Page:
posted on October 17th 2022 in Financial Planning & Market Commentary with 0 Comments /

Recently the International Monetary Fund’s (IMF) Chief Economist Pierre-Olivier Gourinchas, as a supplement to the IMF’s World Economic Outlook Report October 2022 stated in his blog that “Overall, this year’s shocks will re-open economic wounds that were only partially healed post-pandemic. In short, the worst is yet to come, and, for many people, 2023 will feel like a recession.

Of course, the media has picked up on this and I’m sure many of you and other investors are not only reading about these issues but also experiencing them with higher prices and recent negative investment returns. It’s enough to get some folks worried about their current investment plan. But should it?

Let’s unpack Mssr. Gourincha’s statement and sentiment. First, let’s acknowledge that global economies are facing challenges and he very well could be right. Having said that, no one I know has been able to consistently predict the future with regard to how and when the markets will respond to economic challenges. I suspect when we read ‘IMF Chief Economist Pierre-Olivier Gourinchas”, his title and even his name seem to hold weight but even the most vaulted peers of economic prowess aren’t 100% accurate soothsayers. It’s also interesting that he said that 2023 will feel like a recession. That sounds like wiggle-room speak to me. Also, remember that reported economic activity is historical while the markets and their returns tend to be forward-looking so they tend not to be in sync.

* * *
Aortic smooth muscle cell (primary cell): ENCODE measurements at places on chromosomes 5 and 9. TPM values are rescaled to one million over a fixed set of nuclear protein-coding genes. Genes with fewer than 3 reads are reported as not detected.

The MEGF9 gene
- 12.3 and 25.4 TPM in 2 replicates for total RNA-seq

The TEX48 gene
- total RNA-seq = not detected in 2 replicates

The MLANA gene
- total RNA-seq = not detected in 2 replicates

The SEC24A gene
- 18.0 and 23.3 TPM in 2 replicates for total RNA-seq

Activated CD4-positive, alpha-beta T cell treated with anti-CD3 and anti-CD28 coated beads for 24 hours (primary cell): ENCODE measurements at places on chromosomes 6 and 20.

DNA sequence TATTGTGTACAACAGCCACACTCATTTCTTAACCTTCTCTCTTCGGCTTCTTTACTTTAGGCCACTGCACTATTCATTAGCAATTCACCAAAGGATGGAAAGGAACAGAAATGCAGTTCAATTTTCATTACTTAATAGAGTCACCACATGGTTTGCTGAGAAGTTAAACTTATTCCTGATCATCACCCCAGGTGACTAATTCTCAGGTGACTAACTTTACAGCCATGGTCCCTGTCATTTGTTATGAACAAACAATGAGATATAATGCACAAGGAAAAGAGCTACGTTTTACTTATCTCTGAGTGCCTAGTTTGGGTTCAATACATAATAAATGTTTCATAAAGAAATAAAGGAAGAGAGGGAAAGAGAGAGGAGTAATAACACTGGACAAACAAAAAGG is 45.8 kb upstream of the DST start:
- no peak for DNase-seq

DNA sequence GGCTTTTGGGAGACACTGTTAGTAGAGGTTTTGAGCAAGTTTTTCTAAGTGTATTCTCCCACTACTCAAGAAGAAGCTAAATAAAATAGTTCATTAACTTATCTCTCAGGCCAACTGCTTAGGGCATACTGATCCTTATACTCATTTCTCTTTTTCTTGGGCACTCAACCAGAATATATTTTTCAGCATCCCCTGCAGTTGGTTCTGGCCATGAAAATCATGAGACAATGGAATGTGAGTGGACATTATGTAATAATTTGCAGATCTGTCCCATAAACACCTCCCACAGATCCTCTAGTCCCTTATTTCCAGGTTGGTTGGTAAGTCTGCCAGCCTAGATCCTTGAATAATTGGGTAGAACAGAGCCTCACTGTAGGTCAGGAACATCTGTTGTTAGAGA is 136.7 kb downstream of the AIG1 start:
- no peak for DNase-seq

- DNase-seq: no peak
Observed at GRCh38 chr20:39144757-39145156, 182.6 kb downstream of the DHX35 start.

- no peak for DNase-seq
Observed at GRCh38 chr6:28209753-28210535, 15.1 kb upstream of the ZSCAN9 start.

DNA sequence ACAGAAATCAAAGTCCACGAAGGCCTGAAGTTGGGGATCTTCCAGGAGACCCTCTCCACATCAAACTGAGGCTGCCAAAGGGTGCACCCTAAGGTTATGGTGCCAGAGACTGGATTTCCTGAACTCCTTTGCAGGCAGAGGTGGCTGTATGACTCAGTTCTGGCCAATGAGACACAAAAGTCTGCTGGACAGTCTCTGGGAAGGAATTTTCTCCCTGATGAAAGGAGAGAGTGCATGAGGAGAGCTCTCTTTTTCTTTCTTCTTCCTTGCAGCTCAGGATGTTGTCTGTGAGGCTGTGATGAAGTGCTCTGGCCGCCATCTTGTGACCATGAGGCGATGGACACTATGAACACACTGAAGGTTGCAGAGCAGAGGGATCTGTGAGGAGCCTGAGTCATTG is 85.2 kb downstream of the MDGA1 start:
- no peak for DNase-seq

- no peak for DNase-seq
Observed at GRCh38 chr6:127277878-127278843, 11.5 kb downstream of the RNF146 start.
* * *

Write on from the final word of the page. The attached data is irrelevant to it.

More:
The point for long-term investors in the current economic climate is that historically for markets, the best often happens after what is perceived as the worst and that’s why “the worst is yet to come” could just as easily be replaced by the “the best is yet to come”. At least this has played out historically for investors in times of economic challenges.

The U.S. stock market continues to recognize losses in 2022, and the U.S. economy shows signs that we are either in or may soon face a recession. I’d like to help illustrate why sticking with stocks through tough times is still likely the better path forward for investors than jumping in and out of the market.

What Does a Recession Mean for Stock Returns?

While not official, there’s reason to believe the U.S. is currently in a recession. Two consecutive quarters of negative gross domestic product (GDP) growth are already in the books — a commonly cited barometer for recessions

The National Bureau of Economic Research (NBER) makes the official call, which typically comes many months after a recession actually begins. The NBER definition includes more than GDP declines (e.g., unemployment). Despite having to wait for its version of the assessment, the market is pricing a slowdown in the economy. For argument’s sake, let’s assume we are currently in a recession. What has that meant historically for U.S. stock returns? To explore this question, we measured returns during business cycles over the past 50 years.